XFX XTR Series 850W PSU Review

Efficiency, Temperature And Noise

Efficiency

Our efficiency testing procedure is detailed here.

Using results from the previous page, we plotted a chart showing the XTR 850W's efficiency at low loads, and loads from 10 to 110 percent of its maximum-rated capacity.

Efficiency is quite high, easily keeping up with the Gold-rated 750W units under both light and normal loads. The only 850W PSU in our charts, the Corsair CS850M, stays clearly behind especially at light loads.

Efficiency At Low Loads

In the following tests, we measure the XTR 850W's efficiency at loads significantly lower than 10 percent of its maximum capacity (the lowest load the 80 PLUS standard measures). The loads we dialed were 20, 40, 60 and 80W. This is important for representing when a PC is idle, with power-saving features turned on.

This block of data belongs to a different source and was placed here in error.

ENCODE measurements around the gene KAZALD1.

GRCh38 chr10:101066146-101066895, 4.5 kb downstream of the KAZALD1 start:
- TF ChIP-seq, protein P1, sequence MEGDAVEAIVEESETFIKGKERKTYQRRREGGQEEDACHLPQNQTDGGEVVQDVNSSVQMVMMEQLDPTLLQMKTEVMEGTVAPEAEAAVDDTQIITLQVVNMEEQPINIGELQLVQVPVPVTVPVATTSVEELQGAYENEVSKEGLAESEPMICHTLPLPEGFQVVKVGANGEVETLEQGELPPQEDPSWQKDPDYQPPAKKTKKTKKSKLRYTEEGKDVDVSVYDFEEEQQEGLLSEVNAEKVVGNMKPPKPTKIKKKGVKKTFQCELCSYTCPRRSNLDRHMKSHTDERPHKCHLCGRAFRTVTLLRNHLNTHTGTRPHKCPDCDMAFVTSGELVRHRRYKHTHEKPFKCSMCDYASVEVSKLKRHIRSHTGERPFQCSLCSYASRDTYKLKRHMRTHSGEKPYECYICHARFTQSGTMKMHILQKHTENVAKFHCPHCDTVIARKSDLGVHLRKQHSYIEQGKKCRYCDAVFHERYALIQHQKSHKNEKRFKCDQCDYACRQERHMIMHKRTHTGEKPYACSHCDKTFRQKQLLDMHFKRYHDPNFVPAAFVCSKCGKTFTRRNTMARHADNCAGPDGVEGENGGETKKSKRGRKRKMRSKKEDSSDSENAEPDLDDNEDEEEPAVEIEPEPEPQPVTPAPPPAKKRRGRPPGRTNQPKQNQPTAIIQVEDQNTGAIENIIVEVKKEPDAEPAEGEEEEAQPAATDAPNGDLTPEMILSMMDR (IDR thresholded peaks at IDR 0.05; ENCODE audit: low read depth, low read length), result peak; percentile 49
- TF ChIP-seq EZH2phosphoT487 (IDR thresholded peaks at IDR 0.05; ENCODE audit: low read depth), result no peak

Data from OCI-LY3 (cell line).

Test #12V5V3.3V5VSBDC/AC (Watts)EfficiencyFan Speed (RPM)Fan NoisePF/AC Volts
11.198A0.490A0.475A0.194A19.6270.20%00 dB(A)0.868
12.158V5.040V3.352V5.120V27.95115.1V
22.422A0.989A0.984A0.390A39.7280.44%00 dB(A)0.935
12.159V5.039V3.350V5.113V49.38115.1V
33.653A1.474A1.491A5.104A59.8384.51%80532.5 dB(A)0.957
12.159V5.039V3.348V5.104V70.80115.1V
44.869A1.983A1.970A0.780A79.7386.20%80532.5 dB(A)0.967
12.153V5.038V3.345V5.100V92.49115.1V

Even with 20W load, efficiency stays above 70%. As you can see from the fan speed column, the fan operates in passive mode only during the first two tests and its minimum speed is set at 805 RPM, which translates to 32.5 dB(A) output noise. If you are after a dead silent PSU, this one probably won't cut it.

5VSB Efficiency

The ATX specification states that 5VSB standby supply efficiency should be as high as possible, recommending 50 percent or higher efficiency with 100mA of load, 60 percent or higher with 250mA of load and 70 percent or higher with 1A or more of load.